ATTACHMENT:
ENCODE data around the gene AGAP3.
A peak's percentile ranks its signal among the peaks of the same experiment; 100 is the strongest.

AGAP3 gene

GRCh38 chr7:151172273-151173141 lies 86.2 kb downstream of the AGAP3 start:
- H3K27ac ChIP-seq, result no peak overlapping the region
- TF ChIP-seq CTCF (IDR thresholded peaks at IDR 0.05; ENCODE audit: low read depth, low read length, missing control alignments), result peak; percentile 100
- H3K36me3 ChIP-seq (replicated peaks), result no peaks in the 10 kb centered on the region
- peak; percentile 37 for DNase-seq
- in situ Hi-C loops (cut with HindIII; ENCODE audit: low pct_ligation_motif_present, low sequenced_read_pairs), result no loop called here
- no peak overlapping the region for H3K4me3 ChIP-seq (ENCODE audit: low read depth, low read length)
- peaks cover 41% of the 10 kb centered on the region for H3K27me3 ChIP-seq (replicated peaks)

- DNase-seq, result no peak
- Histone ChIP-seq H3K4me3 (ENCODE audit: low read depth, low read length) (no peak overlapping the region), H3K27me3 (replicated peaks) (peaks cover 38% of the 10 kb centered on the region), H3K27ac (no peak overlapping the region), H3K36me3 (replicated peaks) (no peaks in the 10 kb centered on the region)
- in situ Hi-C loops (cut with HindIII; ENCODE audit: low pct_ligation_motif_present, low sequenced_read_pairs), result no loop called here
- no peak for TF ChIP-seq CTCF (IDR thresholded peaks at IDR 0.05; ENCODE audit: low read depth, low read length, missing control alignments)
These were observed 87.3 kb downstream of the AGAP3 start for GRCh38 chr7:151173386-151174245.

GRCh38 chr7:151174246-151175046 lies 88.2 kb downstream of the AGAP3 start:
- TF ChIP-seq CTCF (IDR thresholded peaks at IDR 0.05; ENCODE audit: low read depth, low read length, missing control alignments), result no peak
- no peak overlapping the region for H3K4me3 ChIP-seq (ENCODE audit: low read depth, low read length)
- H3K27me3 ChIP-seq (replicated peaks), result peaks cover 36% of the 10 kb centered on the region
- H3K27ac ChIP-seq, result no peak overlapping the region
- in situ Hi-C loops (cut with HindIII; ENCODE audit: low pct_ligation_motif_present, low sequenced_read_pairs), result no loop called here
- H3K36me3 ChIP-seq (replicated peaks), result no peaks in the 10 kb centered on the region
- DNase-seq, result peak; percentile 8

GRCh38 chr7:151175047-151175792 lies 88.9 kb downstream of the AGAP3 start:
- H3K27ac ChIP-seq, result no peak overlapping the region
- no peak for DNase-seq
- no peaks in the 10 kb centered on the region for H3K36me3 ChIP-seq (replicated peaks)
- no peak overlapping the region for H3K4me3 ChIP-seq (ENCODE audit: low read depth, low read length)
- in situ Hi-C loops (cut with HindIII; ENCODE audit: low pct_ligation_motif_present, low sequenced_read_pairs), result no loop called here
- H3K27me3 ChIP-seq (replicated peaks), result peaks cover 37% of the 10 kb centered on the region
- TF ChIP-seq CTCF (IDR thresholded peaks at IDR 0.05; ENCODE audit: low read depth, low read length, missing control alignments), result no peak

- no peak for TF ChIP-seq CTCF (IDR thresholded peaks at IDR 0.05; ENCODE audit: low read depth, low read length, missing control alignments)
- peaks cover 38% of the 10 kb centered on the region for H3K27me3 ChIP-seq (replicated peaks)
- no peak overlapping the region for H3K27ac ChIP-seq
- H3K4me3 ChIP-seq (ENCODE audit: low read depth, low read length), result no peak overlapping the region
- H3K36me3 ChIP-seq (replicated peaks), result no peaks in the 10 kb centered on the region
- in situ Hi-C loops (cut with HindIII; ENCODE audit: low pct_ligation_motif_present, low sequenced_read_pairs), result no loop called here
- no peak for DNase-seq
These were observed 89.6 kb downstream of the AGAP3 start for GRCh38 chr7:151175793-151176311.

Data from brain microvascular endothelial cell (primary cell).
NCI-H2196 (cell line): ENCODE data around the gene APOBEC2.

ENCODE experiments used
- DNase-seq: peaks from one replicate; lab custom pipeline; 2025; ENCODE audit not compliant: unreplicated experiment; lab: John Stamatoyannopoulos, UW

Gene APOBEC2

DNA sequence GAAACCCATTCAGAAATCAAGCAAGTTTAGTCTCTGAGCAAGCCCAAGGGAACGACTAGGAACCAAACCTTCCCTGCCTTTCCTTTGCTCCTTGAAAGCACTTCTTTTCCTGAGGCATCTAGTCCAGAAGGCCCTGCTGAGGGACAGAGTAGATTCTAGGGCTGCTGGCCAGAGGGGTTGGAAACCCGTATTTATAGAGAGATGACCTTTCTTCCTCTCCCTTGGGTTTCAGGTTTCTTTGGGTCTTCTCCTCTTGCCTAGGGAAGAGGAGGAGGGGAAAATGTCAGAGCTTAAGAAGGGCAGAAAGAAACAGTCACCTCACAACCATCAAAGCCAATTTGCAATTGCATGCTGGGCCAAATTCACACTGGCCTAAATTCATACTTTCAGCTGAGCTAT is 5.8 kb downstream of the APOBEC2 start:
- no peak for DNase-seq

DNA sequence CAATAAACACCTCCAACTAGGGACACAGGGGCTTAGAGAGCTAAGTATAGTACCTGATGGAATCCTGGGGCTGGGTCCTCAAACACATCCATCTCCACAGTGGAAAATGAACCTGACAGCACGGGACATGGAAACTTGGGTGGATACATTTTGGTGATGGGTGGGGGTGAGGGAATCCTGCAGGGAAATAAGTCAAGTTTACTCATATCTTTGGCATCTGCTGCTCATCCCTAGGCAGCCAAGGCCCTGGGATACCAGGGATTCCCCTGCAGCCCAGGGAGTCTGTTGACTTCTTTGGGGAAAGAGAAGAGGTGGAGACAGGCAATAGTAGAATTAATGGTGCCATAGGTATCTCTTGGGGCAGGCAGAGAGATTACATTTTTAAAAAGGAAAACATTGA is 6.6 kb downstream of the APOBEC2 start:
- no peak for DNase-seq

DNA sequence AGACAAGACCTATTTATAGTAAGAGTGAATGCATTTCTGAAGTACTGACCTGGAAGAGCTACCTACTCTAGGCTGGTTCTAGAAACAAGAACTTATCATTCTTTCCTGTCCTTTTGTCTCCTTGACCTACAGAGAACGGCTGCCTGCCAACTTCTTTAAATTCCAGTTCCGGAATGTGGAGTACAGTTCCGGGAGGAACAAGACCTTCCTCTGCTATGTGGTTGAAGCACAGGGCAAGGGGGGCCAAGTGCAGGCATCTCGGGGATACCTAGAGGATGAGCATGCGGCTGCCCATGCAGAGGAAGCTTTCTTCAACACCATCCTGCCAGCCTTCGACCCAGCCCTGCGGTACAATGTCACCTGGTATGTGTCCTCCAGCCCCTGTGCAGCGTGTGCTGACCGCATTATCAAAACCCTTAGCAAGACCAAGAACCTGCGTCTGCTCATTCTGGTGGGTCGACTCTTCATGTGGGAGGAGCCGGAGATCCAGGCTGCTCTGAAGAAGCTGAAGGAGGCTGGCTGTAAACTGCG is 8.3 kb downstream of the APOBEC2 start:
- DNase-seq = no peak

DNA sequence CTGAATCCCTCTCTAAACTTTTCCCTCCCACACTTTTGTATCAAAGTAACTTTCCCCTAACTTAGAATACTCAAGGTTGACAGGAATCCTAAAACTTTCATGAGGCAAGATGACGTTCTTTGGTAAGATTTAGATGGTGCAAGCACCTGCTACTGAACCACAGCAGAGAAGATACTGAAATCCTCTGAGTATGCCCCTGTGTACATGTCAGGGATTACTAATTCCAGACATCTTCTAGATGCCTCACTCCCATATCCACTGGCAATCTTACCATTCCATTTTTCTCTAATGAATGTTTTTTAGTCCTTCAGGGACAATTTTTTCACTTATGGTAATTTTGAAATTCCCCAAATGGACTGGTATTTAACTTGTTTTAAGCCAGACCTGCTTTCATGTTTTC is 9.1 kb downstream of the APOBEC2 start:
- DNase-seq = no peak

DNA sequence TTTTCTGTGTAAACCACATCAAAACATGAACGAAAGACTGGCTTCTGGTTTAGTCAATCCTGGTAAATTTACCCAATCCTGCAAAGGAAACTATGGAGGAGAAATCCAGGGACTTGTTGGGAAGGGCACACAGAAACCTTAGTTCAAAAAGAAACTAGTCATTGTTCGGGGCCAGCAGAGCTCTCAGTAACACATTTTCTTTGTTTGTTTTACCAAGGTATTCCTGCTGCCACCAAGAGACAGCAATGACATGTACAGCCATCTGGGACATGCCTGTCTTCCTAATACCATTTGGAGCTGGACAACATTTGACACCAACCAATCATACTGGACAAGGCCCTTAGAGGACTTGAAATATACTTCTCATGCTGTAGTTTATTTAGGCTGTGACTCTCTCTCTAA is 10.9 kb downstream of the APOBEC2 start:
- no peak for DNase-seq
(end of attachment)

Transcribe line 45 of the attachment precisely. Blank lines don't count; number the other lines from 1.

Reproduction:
Gene APOBEC2